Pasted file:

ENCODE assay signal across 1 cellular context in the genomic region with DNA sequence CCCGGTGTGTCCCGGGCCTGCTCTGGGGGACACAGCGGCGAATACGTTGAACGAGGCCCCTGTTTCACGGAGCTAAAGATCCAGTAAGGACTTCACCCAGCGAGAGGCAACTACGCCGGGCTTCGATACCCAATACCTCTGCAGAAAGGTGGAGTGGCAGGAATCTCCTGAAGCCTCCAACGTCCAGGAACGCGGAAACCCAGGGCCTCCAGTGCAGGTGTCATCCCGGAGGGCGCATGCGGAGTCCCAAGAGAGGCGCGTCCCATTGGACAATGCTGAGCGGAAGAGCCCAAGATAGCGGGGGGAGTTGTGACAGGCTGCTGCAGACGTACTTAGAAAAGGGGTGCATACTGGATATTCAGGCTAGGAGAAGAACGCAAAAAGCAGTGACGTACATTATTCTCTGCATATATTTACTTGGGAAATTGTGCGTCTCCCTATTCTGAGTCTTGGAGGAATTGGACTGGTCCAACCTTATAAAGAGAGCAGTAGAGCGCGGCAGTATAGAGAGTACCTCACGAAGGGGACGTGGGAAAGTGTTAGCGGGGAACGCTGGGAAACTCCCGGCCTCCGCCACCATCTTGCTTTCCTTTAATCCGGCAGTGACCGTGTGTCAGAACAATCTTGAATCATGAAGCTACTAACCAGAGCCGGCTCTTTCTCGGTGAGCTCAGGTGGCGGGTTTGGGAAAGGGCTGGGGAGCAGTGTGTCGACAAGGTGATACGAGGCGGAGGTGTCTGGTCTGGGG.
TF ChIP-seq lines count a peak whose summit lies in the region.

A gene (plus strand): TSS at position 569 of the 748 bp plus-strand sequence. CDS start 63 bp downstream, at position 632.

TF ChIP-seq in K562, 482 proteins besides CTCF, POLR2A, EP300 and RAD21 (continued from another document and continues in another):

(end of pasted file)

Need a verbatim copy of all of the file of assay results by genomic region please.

ENCODE assay signal across 1 cellular context in the genomic region with DNA sequence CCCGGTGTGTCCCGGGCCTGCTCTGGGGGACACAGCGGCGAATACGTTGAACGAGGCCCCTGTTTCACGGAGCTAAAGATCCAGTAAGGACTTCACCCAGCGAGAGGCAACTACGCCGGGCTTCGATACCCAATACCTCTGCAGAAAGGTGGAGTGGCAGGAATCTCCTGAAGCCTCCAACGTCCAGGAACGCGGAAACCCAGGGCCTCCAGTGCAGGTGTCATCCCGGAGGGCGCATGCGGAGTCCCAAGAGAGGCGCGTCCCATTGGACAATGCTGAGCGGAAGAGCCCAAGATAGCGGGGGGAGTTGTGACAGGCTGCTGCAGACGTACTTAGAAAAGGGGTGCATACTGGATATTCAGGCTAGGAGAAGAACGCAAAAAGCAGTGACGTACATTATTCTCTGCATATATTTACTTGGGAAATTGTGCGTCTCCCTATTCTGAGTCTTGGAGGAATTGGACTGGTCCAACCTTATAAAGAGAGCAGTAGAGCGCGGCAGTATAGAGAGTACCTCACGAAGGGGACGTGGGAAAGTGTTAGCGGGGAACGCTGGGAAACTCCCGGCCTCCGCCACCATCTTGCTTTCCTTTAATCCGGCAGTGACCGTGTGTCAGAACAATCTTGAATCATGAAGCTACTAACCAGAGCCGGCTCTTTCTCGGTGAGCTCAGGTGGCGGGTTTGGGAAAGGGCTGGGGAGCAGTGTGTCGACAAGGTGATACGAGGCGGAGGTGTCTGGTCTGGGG.
TF ChIP-seq lines count a peak whose summit lies in the region.

A gene (plus strand): TSS at position 569 of the 748 bp plus-strand sequence. CDS start 63 bp downstream, at position 632.

TF ChIP-seq in K562, 482 proteins besides CTCF, POLR2A, EP300 and RAD21 (continued from another document and continues in another):